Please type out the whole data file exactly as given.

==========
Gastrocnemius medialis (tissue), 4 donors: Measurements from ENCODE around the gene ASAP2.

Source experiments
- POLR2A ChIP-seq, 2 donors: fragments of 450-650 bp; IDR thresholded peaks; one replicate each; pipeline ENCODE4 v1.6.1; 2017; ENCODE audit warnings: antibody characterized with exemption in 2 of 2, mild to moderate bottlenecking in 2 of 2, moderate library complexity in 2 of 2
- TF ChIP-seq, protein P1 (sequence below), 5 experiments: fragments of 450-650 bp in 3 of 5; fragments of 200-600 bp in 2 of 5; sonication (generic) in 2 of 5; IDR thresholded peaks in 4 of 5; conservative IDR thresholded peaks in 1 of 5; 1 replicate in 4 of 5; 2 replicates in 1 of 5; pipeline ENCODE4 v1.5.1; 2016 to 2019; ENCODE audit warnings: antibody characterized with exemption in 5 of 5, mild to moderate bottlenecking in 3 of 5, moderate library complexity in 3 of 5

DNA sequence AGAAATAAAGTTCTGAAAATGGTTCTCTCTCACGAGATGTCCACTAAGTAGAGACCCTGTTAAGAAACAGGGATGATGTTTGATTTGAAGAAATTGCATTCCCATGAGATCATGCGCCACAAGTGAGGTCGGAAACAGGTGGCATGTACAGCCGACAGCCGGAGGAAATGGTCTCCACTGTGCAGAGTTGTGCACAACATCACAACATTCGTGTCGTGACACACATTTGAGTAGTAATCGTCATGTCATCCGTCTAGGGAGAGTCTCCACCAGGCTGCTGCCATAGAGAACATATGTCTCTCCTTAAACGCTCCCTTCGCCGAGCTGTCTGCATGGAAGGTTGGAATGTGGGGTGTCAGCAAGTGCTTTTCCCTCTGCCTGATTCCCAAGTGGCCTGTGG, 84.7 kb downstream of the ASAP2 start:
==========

Gastrocnemius medialis (tissue), 4 donors: Measurements from ENCODE around the gene ASAP2.

Source experiments
- POLR2A ChIP-seq, 2 donors: fragments of 450-650 bp; IDR thresholded peaks; one replicate each; pipeline ENCODE4 v1.6.1; 2017; ENCODE audit warnings: antibody characterized with exemption in 2 of 2, mild to moderate bottlenecking in 2 of 2, moderate library complexity in 2 of 2
- TF ChIP-seq, protein P1 (sequence below), 5 experiments: fragments of 450-650 bp in 3 of 5; fragments of 200-600 bp in 2 of 5; sonication (generic) in 2 of 5; IDR thresholded peaks in 4 of 5; conservative IDR thresholded peaks in 1 of 5; 1 replicate in 4 of 5; 2 replicates in 1 of 5; pipeline ENCODE4 v1.5.1; 2016 to 2019; ENCODE audit warnings: antibody characterized with exemption in 5 of 5, mild to moderate bottlenecking in 3 of 5, moderate library complexity in 3 of 5

DNA sequence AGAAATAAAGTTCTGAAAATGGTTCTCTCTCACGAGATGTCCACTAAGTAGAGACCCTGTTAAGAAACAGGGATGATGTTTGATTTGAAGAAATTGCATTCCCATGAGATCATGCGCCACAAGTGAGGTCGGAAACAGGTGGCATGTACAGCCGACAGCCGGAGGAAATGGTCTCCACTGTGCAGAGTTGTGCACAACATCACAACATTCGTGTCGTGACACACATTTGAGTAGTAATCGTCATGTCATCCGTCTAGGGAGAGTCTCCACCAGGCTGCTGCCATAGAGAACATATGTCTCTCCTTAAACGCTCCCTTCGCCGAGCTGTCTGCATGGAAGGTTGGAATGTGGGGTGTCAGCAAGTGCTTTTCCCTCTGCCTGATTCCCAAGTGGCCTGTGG, 84.7 kb downstream of the ASAP2 start: